The following is a summary of Alabama alimony laws, and is by no means intended to be an all-inclusive description of what to expect in your particular case. In some cases, the exact text of the statute may have been simplified and/or modified to provide for easier understanding. For a more specific understanding of the laws, you should consult the full Alabama Code and/or consult with an attorney about how the law might apply to your particular situation.

Alimony Guidelines.

(From Sections 30-2-51 through 30-2-55 of the Alabama Code)

(a) If either spouse has no separate estate or if it is insufficient for the maintenance of a spouse, the judge, upon granting a divorce, at his or her discretion, may order to a spouse an allowance out of the estate of the other spouse, taking into consideration the value thereof and the condition of the spouse’s family. Notwithstanding the foregoing, the judge may not take into consideration any property acquired prior to the marriage of the parties or by inheritance or gift unless the judge finds from the evidence that the property, or income produced by the property, has been used regularly for the common benefit of the parties during their marriage.

(b) The judge, at his or her discretion, may include in the estate of either spouse the present value of any future or current retirement benefits, that a spouse may have a vested interest in or may be receiving on the date the action for divorce is filed, provided that the following conditions are met:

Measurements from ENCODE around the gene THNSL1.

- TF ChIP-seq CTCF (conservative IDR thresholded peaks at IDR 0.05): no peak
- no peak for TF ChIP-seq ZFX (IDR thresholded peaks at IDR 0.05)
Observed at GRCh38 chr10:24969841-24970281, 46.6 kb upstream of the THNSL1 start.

(1) The parties have been married for a period of 10 years during which the retirement was being accumulated.

(2) The court shall not include in the estate the value of any retirement benefits acquired prior to the marriage including any interest or appreciation of the benefits.

(3) The total amount of the retirement benefits payable to the non-covered spouse shall not exceed 50 percent of the retirement benefits that may be considered by the court.

(c) If the court finds in its discretion that any of the covered spouse’s retirement benefits should be distributed to the non-covered spouse, the amount is not payable to the non-covered spouse until the covered spouse begins to receive his or her retirement benefits or reaches the age of 65 years, unless both parties agree to a lump sum settlement of the non-covered spouse’s benefits payable in one or more installments.

If the divorce is in favor of either spouse for the misconduct of the other spouse, the judge trying the case shall have the right to make an allowance to either spouse out of the estate of either spouse, or not make an allowance as the circumstances of the case may justify, and if an allowance is made, the misconduct of either spouse may be considered in determining the amount; provided, however, that any property acquired prior to the marriage of the parties or by inheritance or gift may not be considered in determining the amount.

Termination of Alimony upon Remarriage or Cohabitation.

Any decree of divorce providing for periodic payments of alimony shall be modified by the court to provide for the termination of such alimony upon petition of a party to the decree and proof that the spouse receiving such alimony has remarried or that such spouse is living openly or cohabiting with a member of the opposite sex. This provision shall be applicable to any person granted a decree of divorce either prior to April 28, 1978, or thereafter; provided, however, that no payments of alimony already received shall have to be reimbursed.

 

This information has been summarized from the Alabama statutes. You can find the full-text version of these and other Alabama divorce statutes online here: Alabama Divorce Laws.

LEARN MORE ABOUT GENERAL ALIMONY LAWS.

GO TO ANOTHER DIVORCE ARTICLE.

 

IMPORTANT: Help Yourself Divorce is a paralegal service, not a law firm. Please don’t rely on this information for legal advice. Seek help from an attorney if you need legal advice.

 

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